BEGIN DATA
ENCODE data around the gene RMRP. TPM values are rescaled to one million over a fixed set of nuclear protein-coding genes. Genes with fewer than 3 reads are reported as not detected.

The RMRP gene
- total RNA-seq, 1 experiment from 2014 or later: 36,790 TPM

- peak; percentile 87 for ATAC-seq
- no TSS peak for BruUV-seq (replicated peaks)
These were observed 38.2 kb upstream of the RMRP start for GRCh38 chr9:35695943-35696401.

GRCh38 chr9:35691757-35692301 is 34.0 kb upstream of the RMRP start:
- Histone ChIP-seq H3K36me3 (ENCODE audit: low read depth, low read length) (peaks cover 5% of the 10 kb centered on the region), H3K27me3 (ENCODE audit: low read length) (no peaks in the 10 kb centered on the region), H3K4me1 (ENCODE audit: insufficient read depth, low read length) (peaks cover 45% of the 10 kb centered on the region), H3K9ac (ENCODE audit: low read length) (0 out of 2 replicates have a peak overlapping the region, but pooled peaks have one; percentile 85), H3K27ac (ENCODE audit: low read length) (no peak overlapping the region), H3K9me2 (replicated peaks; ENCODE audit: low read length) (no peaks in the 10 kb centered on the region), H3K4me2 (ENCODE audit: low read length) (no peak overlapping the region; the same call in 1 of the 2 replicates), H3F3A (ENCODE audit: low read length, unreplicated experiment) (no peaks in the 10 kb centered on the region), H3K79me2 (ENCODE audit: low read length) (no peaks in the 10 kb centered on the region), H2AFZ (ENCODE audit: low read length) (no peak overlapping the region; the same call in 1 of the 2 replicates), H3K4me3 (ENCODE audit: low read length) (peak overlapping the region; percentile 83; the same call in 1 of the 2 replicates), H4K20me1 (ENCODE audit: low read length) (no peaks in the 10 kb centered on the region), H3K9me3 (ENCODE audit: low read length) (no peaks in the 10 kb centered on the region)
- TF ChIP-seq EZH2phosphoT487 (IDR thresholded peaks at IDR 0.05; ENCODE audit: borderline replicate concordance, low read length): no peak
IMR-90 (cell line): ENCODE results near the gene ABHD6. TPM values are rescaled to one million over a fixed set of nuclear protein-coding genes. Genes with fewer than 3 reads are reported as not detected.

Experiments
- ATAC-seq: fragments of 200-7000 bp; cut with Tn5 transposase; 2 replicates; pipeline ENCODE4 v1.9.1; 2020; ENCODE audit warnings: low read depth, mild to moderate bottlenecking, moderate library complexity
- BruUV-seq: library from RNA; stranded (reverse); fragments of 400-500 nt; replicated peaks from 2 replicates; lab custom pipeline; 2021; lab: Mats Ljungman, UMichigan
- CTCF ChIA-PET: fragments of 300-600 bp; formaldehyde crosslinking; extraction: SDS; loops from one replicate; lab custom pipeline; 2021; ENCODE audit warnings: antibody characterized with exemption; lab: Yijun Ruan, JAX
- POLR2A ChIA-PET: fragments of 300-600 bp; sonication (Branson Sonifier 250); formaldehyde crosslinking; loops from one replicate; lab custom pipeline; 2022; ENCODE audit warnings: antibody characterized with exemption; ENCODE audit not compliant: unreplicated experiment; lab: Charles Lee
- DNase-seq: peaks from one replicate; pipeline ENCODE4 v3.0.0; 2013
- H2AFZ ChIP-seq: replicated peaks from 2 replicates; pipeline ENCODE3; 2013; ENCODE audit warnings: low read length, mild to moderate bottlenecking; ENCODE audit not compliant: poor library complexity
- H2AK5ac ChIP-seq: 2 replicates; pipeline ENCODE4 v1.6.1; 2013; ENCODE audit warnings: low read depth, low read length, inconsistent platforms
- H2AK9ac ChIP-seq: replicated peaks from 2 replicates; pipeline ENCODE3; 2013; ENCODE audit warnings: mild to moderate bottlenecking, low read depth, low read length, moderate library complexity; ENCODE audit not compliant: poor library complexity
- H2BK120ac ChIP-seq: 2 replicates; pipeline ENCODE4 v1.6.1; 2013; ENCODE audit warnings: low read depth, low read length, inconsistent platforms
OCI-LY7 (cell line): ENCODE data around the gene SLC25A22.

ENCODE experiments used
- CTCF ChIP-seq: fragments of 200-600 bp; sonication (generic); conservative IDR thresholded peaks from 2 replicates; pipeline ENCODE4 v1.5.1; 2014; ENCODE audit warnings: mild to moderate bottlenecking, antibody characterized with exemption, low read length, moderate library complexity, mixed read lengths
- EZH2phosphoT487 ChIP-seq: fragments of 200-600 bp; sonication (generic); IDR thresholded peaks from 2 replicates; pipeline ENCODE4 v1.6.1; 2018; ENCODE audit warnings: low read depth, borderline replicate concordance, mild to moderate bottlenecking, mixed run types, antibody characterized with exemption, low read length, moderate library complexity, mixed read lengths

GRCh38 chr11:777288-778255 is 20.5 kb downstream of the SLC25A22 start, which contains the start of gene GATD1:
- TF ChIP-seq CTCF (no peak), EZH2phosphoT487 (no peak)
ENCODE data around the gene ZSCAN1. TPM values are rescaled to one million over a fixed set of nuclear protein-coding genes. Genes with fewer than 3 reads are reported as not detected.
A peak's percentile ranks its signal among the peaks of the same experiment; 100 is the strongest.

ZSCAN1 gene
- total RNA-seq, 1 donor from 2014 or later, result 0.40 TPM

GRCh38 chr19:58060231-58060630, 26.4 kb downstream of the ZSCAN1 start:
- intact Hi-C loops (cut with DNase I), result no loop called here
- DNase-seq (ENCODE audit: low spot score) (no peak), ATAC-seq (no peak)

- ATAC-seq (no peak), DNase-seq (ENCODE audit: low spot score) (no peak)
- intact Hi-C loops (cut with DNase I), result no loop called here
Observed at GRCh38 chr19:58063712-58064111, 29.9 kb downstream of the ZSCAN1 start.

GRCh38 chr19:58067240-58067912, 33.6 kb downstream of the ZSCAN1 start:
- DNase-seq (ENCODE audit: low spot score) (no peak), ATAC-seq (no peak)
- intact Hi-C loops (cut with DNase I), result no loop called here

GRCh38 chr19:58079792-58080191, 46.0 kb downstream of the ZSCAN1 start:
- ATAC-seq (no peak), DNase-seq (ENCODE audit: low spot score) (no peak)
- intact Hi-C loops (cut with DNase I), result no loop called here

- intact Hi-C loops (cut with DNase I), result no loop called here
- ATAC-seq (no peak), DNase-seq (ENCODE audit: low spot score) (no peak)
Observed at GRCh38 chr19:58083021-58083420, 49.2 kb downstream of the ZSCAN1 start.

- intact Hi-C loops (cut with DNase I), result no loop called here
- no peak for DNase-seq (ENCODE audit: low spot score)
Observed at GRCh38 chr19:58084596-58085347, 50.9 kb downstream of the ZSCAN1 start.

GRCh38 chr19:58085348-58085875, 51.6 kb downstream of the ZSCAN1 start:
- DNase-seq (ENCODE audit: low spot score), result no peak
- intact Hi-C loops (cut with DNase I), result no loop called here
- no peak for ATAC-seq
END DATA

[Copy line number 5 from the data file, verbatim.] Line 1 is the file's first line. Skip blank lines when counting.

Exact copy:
- no TSS peak for BruUV-seq (replicated peaks)